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276          MY    COUNTRY    AND    MY    PEOPLE

realise that the secret of calligraphy is really the same."

It seems to me that calligraphy, as representing the purest
principles of rhythm and composition, stands in relation to
painting as pure mathematics stands in relation to engineering
or astronomy. In appreciating Chinese calligraphy, the mean-
ing is entirely forgotten, and the lines and forms are appreciated
in and for themselves. In this cultivation and appreciation of
pure witchery of line and beauty of composition, therefore,
the Chinese have an absolute freedom and entire devotion to
pure form as such, as apart from content. A painting has to
convey an object, but a well-written character conveys only its
own beauty of line and structure. In this absolutely free field,
every variety of rhythm has been experimented upon and every
type of structure has been explored. The Chinese brush makes
the conveyance of every type of rhythmic movement possible,
and the Chinese characters, which are theoretically square but
are composed from the oddest elements, present an infinite
variety of structural problems which every writer must solve
for himself. Thus, through calligraphy, the Chinese scholar is
trained to appreciate, as regards line, qualities like force,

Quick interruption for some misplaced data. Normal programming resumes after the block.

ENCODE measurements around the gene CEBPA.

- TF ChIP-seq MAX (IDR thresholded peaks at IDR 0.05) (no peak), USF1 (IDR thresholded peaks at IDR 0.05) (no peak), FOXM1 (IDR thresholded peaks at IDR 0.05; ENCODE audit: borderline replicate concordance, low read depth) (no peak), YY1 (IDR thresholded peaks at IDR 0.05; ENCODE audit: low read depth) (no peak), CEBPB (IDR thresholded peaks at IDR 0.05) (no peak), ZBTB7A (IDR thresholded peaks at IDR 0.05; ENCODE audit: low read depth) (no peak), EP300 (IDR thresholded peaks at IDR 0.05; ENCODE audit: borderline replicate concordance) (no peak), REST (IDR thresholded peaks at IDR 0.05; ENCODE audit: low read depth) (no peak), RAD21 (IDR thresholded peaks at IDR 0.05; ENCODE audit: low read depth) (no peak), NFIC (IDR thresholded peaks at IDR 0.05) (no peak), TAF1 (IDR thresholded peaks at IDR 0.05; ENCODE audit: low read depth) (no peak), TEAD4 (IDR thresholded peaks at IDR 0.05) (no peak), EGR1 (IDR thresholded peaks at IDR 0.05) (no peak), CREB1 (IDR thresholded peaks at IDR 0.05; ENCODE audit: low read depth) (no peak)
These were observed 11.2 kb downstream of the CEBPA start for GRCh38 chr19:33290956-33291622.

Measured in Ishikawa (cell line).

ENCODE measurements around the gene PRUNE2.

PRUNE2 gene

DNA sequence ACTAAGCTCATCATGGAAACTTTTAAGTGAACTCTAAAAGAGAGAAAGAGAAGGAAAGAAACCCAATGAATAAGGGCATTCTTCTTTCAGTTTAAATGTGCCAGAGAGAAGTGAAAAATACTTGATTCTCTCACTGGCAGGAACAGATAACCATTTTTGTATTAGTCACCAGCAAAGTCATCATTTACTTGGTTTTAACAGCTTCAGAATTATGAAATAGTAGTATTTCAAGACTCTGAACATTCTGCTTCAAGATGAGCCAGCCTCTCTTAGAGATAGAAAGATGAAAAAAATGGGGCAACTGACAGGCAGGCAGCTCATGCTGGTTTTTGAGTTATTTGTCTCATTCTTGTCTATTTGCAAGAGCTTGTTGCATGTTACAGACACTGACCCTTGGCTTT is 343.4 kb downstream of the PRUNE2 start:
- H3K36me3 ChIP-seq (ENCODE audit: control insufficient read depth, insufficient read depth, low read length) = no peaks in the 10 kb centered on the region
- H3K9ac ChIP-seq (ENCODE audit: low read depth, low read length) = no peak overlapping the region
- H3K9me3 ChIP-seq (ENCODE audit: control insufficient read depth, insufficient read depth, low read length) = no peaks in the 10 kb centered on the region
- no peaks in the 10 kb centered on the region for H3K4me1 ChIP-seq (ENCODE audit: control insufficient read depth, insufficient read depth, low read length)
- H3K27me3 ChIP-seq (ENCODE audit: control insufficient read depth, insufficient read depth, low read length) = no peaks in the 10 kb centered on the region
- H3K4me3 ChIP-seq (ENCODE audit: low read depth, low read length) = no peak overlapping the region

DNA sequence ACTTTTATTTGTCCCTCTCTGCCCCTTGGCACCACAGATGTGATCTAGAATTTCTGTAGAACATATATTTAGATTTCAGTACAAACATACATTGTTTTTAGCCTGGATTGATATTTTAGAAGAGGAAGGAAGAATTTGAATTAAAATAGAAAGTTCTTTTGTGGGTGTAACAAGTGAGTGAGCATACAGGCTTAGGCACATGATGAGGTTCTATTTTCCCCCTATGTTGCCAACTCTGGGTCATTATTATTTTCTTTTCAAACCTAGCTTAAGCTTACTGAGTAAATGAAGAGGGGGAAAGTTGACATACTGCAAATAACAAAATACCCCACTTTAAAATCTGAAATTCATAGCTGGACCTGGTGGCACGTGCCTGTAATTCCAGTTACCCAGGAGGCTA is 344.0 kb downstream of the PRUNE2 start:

suppleness, reserved strength, exquisite tenderness, swiftness,
neatness, massiveness, ruggedness, and restraint or freedom;
and as regards form, he is taught to appreciate harmony,
proportion, contrast, balance, lengthiness, compactness, and
sometimes even beauty in slouchiness or irregularity. Thus
the art of calligraphy provides a whole set of terms of aesthetic
appreciation which we may consider as the bases of Chinese
notions of beauty.

As this art has a history of well-nigh two thousand years, and
as every writer tried to distinguish himself by a new type of
rhythm or structure, therefore, in calligraphy, if in anything,
we are entitled to see the last refinement of the Chinese artistic
mind. Certain types, such as the worship of beauty of irregu-
larity or of a forever toppling structure that yet keeps its
balance, will surprise the Westerners by their finesse, all the
more so because such types are not easily seen in other fields
of Chinese art.

What is of significance to the West is the fact that, not only has
it provided the aesthetic basis for Chinese art, but it represents